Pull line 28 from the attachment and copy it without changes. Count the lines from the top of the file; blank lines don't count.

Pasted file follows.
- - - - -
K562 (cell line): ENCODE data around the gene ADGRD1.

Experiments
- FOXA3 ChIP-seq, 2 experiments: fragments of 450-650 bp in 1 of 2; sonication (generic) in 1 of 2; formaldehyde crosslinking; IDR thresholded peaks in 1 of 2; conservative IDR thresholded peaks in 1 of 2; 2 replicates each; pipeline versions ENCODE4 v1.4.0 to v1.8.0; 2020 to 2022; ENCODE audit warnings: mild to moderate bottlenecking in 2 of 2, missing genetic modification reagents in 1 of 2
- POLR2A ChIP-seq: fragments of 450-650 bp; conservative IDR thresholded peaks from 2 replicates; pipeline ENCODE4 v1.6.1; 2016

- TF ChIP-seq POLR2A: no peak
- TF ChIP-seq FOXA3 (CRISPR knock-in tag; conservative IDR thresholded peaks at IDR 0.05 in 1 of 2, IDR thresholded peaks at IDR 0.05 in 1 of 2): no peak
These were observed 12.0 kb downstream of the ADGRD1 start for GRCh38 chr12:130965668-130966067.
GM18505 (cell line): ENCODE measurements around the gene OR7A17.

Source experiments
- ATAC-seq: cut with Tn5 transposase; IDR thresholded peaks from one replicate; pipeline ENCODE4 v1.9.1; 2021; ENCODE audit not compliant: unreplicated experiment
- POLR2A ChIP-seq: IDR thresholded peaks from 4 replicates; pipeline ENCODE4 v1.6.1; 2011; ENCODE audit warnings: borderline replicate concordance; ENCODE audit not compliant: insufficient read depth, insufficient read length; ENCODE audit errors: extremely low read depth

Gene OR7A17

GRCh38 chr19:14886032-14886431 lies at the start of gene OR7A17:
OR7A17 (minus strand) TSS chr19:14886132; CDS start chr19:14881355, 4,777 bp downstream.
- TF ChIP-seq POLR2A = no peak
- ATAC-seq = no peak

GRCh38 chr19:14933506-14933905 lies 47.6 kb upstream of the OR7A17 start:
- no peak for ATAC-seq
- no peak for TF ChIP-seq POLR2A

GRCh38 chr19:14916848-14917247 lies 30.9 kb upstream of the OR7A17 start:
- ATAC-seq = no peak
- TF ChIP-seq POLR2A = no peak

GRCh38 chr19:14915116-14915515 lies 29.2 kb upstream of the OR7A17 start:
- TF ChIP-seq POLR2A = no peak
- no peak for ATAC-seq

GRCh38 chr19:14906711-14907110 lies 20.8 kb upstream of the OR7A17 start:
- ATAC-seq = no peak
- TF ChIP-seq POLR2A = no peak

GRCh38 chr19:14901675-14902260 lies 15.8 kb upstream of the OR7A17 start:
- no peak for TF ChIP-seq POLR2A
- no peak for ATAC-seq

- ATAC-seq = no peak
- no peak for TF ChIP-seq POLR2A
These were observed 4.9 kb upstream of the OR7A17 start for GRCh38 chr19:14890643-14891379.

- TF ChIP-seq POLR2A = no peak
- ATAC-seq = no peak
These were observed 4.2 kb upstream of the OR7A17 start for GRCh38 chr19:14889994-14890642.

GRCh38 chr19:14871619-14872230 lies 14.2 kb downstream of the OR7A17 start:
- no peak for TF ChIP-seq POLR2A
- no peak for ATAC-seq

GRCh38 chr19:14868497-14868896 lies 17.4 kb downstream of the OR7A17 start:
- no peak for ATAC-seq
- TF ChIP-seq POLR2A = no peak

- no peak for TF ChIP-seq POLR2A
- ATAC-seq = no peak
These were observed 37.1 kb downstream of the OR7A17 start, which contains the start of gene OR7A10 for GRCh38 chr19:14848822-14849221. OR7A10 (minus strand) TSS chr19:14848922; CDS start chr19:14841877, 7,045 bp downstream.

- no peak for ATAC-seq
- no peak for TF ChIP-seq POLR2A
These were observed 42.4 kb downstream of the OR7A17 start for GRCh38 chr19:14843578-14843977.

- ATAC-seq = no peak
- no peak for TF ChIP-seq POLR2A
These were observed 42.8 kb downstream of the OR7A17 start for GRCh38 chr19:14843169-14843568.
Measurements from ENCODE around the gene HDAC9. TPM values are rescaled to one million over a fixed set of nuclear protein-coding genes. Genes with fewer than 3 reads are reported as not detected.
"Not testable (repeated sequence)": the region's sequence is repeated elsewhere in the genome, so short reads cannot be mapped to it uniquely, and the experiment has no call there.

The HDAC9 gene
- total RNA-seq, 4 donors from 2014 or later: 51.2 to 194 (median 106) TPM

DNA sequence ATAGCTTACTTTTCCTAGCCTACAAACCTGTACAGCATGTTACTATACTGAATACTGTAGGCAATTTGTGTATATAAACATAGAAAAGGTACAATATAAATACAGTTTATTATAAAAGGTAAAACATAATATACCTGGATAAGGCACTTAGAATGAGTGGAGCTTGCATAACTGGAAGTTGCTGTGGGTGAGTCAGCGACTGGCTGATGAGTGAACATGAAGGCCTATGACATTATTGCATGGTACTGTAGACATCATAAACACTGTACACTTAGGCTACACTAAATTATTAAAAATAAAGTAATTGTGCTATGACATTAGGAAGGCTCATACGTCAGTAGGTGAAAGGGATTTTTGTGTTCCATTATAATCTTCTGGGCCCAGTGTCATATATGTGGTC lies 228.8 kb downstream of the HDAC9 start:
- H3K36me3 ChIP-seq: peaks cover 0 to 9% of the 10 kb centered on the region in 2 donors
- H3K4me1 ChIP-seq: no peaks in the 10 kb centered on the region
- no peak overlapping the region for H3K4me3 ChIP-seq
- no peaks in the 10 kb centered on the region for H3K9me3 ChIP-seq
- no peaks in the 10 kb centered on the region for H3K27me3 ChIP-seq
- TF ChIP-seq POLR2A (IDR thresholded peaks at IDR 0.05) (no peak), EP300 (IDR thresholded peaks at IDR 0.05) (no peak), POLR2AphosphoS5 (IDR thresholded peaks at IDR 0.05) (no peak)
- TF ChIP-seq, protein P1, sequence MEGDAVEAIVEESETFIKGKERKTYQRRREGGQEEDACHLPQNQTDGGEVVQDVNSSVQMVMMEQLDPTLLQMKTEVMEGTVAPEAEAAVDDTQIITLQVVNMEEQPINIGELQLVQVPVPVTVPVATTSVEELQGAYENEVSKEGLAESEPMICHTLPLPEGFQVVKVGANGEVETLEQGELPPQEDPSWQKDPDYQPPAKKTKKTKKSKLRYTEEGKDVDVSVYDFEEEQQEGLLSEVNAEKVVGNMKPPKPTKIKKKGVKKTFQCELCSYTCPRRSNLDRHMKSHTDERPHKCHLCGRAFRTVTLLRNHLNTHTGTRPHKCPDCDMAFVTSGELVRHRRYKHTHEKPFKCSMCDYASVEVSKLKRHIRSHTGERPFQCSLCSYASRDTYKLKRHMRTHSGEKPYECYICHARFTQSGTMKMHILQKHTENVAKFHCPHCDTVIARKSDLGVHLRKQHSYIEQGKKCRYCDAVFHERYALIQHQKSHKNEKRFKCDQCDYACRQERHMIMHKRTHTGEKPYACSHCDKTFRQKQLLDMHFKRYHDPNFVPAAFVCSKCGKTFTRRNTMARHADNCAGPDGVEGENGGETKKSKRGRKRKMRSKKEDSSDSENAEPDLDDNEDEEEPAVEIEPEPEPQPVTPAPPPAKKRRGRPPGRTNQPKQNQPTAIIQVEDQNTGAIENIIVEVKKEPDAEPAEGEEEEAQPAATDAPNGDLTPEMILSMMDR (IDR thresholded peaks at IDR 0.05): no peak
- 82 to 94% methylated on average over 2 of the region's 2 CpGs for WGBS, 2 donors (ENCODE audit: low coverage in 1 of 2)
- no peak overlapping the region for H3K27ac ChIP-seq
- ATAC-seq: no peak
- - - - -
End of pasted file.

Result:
- TF ChIP-seq POLR2A = no peak